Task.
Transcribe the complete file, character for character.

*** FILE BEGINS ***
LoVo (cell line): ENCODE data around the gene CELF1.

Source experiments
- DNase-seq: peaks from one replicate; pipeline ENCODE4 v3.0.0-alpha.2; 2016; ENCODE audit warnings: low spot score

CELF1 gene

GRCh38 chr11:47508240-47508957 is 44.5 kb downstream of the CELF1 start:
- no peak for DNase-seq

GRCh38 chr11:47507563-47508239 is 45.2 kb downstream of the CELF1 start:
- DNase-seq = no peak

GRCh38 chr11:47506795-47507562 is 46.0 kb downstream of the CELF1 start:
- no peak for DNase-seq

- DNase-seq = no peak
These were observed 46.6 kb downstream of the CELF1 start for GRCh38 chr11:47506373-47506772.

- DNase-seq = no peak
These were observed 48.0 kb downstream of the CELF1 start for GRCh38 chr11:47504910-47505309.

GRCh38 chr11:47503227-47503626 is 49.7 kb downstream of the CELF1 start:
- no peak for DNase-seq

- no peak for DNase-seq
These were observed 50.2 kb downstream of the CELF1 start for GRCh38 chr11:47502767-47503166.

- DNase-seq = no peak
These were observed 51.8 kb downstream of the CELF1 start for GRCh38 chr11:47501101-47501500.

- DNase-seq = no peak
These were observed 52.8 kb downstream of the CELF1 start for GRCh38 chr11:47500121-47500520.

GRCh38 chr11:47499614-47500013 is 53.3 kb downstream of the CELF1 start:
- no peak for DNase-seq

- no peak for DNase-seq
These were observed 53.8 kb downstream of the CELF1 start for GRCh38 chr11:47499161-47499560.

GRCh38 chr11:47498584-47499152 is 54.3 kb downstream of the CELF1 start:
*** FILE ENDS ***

LoVo (cell line): ENCODE data around the gene CELF1.

Source experiments
- DNase-seq: peaks from one replicate; pipeline ENCODE4 v3.0.0-alpha.2; 2016; ENCODE audit warnings: low spot score

CELF1 gene

GRCh38 chr11:47508240-47508957 is 44.5 kb downstream of the CELF1 start:
- no peak for DNase-seq

GRCh38 chr11:47507563-47508239 is 45.2 kb downstream of the CELF1 start:
- DNase-seq = no peak

GRCh38 chr11:47506795-47507562 is 46.0 kb downstream of the CELF1 start:
- no peak for DNase-seq

- DNase-seq = no peak
These were observed 46.6 kb downstream of the CELF1 start for GRCh38 chr11:47506373-47506772.

- DNase-seq = no peak
These were observed 48.0 kb downstream of the CELF1 start for GRCh38 chr11:47504910-47505309.

GRCh38 chr11:47503227-47503626 is 49.7 kb downstream of the CELF1 start:
- no peak for DNase-seq

- no peak for DNase-seq
These were observed 50.2 kb downstream of the CELF1 start for GRCh38 chr11:47502767-47503166.

- DNase-seq = no peak
These were observed 51.8 kb downstream of the CELF1 start for GRCh38 chr11:47501101-47501500.

- DNase-seq = no peak
These were observed 52.8 kb downstream of the CELF1 start for GRCh38 chr11:47500121-47500520.

GRCh38 chr11:47499614-47500013 is 53.3 kb downstream of the CELF1 start:
- no peak for DNase-seq

- no peak for DNase-seq
These were observed 53.8 kb downstream of the CELF1 start for GRCh38 chr11:47499161-47499560.

GRCh38 chr11:47498584-47499152 is 54.3 kb downstream of the CELF1 start: